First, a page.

“This chamber system is just such an easy system to model on the computer, it’s easy for reviewers to understand and wrap their heads around, easy to maintain for the owner at the end of the day,” Shelton explained.  “So, we just really like using these systems.  And because of the quantity of the water and the different areas the water was coming from, we decided to break it up into the four beds, which we located under employee parking areas.  But we still didn’t meet the DEQ requirement and so the water actually discharges from that system into an aboveground, extended detention basin that offers another amount of water quality and quantity to meet those requirements.”

“The water does sit there for a while to settle out any remaining sediments, which would be minimal, if any.  The pond holds the water and lets sediments settle out so that cleaner water will discharge through the upper layers of the pond. The pond does have a clay liner so there’s really not much infiltration, but it does permit any sediments to settle out.

Selecting the Proper Systems

“We have used some different systems before.  This included permeable pavements to other underground storage like the milkcrate container-type boxes.  They all work.  But what we found is that the StormTech and Barracuda for most of the clients we work for, especially a lot of school systems, they don’t have the time and energy and the personnel to maintain these things.  So, the ease of maintenance and inspection is huge in our minds particularly for our school clients because typically they are usually running on a tight budget and they can’t really hire someone to inspect it all the time.  So, they can just open an inspection port and look down in, stick a measuring rod in to see if the sediment has built up and that’s it.  It’s easy.  You don’t have change the filter like you would in a cartridge system and you’re not relying on plants that may live or die and need frequent replacement.  Maintenance on the entire underground systems can be performed using a using a vacuum truck or comparable equipment.”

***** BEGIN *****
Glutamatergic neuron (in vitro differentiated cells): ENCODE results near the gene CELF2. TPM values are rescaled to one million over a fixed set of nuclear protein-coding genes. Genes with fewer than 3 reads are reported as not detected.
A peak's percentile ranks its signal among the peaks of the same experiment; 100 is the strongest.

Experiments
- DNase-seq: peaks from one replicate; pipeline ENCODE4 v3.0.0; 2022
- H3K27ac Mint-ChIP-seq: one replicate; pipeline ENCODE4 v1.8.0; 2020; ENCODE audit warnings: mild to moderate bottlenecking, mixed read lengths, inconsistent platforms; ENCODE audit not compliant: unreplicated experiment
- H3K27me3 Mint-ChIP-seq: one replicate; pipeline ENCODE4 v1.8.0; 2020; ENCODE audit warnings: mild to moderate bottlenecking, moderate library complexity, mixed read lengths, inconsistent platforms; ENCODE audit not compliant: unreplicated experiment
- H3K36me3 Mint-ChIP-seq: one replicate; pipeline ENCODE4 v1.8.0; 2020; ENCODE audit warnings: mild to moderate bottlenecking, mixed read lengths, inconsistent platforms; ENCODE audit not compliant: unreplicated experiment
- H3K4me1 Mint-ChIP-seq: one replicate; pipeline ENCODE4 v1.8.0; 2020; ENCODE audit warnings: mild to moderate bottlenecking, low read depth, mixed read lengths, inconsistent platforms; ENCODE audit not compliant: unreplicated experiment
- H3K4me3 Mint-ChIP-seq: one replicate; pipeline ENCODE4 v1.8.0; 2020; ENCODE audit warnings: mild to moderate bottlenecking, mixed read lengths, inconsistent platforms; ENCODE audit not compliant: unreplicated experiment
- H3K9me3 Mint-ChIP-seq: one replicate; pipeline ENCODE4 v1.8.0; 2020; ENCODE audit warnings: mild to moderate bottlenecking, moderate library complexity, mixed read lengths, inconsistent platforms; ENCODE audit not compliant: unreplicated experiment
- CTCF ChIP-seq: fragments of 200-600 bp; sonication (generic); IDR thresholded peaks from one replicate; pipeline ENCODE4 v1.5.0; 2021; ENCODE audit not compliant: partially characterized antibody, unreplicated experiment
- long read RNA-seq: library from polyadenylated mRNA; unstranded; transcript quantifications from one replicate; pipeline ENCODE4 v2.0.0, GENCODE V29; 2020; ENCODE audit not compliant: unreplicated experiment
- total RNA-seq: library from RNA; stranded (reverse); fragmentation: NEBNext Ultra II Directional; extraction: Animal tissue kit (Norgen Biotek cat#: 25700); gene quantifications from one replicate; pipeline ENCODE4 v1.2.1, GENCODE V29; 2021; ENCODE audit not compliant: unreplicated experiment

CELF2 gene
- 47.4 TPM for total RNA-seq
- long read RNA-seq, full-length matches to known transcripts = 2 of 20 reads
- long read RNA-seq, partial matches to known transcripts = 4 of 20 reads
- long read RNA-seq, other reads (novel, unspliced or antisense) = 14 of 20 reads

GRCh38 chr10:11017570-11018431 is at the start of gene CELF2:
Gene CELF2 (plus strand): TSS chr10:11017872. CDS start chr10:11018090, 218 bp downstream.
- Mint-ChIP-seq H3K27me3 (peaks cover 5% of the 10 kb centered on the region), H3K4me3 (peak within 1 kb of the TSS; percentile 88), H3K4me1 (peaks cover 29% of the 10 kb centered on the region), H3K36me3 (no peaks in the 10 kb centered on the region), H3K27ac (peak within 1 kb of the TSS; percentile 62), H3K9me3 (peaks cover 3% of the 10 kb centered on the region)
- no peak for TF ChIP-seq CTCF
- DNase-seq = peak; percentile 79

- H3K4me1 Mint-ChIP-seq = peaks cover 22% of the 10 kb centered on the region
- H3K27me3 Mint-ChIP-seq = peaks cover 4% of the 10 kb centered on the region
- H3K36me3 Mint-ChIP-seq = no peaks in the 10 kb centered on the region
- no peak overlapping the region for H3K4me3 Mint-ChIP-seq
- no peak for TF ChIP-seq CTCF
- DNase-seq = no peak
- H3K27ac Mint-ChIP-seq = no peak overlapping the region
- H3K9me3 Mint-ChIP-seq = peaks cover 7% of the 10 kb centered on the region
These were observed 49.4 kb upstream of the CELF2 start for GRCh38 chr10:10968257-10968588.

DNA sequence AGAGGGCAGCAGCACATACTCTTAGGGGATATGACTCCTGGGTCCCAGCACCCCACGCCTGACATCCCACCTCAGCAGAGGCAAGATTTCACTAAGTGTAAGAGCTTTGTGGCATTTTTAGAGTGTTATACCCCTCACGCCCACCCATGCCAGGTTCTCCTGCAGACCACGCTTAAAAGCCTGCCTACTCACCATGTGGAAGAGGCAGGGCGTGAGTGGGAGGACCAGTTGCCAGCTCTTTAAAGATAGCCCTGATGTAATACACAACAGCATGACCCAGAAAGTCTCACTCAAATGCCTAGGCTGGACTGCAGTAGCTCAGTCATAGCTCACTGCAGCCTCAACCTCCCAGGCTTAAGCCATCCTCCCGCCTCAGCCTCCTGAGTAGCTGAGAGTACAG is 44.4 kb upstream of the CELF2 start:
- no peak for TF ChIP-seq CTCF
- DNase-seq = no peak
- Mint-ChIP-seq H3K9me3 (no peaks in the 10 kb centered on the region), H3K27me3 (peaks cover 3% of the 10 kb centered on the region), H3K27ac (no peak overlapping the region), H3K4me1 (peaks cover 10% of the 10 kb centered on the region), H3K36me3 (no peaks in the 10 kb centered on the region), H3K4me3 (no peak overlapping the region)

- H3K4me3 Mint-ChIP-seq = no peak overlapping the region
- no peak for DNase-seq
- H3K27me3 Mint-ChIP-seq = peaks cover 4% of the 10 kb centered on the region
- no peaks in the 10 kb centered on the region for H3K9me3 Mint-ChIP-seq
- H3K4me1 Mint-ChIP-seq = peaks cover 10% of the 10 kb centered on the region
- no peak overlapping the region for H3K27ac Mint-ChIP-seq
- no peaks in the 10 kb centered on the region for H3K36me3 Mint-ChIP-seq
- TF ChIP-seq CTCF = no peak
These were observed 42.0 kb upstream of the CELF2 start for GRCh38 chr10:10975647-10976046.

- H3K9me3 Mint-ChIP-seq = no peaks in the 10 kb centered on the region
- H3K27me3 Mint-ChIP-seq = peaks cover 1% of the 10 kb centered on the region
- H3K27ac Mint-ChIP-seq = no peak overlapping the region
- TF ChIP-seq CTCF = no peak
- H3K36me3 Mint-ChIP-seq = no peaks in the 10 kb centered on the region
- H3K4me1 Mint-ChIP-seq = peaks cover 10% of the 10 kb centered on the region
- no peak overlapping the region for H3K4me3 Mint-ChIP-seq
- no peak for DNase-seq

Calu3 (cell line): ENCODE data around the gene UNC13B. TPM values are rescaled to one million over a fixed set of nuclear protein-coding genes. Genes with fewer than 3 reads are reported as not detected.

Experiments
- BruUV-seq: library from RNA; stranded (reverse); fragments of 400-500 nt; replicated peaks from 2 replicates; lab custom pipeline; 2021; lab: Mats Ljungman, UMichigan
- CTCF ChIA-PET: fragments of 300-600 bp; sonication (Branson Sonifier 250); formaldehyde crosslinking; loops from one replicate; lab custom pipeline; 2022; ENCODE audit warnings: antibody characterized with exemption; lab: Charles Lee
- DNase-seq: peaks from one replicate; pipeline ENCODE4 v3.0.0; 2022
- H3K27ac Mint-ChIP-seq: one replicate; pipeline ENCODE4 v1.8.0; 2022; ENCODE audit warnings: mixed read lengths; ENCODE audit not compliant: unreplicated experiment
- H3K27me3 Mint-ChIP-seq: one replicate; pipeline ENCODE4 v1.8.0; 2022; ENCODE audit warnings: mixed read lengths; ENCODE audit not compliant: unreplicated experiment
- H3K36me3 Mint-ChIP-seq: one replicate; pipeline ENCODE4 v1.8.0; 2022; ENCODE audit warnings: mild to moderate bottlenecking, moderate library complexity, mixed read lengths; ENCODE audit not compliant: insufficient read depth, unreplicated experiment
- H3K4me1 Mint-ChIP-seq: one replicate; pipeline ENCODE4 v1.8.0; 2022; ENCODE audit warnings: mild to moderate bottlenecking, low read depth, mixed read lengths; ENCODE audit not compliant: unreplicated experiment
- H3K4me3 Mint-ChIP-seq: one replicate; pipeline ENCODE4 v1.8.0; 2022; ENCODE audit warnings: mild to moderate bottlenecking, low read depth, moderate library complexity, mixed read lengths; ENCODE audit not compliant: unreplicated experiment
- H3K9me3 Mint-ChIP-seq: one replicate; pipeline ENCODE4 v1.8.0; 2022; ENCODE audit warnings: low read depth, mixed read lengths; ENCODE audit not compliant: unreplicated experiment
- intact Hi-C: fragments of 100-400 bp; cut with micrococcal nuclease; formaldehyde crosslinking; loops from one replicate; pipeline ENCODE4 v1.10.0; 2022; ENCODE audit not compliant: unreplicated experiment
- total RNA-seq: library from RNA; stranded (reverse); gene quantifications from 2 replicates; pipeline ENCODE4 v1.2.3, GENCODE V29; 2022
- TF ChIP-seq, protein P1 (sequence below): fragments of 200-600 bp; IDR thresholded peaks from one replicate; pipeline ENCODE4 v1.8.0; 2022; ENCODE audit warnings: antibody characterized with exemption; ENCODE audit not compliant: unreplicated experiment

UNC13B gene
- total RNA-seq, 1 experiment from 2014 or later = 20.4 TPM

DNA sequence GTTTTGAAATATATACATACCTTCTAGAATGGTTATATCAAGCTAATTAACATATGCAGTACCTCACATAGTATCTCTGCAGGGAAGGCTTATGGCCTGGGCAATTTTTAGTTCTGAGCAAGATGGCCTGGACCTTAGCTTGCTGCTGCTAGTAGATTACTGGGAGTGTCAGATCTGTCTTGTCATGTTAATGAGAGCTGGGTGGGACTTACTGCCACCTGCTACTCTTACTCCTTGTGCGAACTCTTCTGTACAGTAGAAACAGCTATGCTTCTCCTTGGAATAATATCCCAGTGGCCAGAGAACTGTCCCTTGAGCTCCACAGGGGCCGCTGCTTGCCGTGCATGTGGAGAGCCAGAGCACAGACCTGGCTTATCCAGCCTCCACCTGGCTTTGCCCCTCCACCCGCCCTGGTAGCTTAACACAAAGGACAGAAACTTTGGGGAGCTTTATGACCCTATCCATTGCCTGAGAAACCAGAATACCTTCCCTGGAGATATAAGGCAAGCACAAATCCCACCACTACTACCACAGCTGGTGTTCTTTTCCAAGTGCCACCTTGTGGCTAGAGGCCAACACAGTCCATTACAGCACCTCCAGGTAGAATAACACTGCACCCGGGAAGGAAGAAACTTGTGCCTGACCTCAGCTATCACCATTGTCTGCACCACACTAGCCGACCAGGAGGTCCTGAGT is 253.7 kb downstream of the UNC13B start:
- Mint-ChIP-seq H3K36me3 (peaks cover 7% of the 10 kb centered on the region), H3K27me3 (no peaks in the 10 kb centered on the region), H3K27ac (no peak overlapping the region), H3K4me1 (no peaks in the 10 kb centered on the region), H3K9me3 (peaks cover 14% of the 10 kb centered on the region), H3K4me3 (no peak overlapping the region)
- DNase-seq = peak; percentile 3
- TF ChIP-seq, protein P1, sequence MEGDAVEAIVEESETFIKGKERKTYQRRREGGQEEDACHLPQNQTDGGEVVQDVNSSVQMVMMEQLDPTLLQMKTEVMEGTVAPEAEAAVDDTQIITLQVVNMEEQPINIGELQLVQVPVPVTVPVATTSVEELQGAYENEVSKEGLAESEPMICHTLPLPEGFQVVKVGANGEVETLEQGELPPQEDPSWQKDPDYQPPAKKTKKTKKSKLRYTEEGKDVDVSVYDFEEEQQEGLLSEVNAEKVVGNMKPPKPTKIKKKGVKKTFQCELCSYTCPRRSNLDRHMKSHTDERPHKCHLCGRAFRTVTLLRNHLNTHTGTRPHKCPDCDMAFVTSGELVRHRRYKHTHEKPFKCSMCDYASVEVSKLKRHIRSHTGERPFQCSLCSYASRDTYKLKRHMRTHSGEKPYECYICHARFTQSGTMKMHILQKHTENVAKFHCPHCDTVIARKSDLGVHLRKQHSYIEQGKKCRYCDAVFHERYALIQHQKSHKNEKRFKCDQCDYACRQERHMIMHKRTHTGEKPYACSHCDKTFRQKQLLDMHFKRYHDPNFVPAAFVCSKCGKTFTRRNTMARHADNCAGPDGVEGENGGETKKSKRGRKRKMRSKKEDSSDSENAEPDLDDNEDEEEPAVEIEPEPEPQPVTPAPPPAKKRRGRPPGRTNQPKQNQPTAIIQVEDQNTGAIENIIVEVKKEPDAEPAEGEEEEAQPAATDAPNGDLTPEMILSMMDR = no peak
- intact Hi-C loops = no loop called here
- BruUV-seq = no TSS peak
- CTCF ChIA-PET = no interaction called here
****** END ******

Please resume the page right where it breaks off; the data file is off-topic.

“Typically, if we are going to do an underground system, it just makes sense to use the Isolator Row because the DEQ allows a 40 percent preliminary reduction, which can be accomplished just by putting that in.  You’re going to put in the underground detention so, you might as well get 40 percent of your water quality requirement while you’re at it.  A good design practice in an underground detention system is to filter out the water sediments and trash and everything, and the Barracudas are built for that in regard to getting the bigger stuff out before it even gets to into the underground system. ”

“When doing an underground detention system anyway and you have to have the pretreatment using the Barracuda, why not add what little it takes to add an Isolator Row, and then you have around 60 percent of your pollutant removal level right there.  It’s a win-win.  And it’s usually pretty easy to convince the owners that it’s a good way to go.”

Filling in the Requirement Gap

“A lot of times the owners can buy pollutant credits from a nutrient bank.  Even when we  have the Barracuda and the Isolator Row combination, for whatever pollutant removal that’s left the owner can buy nutrient credits, even when those sediments or TSS are negligible.  Unfortunately, as design engineers we’re bound by the percentages that the regulatory agencies allow.  Even when a lot of these systems can get up to 80 percent removal, the regulatory agencies only allow a certain percentage.  But in reality, the water is coming out of there real clean.”

About the Company

Advanced Drainage Systems is a leading provider of innovative water management solutions in the stormwater and on-site septic wastewater industries, providing superior drainage solutions for use in the construction and agriculture marketplace. For over 50 years, the Company has been manufacturing a variety of innovative and environmentally friendly alternatives to traditional materials. Its innovative products are used across a broad range of end markets and applications, including non-residential, residential, infrastructure and agriculture applications. The Company has established a leading position in many of these end markets by leveraging its national sales and distribution platform, overall product breadth and scale and manufacturing excellence. Founded in 1966, the Company operates a global network of 63 manufacturing plants and 32 distribution centers. To learn more about the ADS, please visit the Company’s website at www.ads-pipe.com.

This article was originally published in November 2021.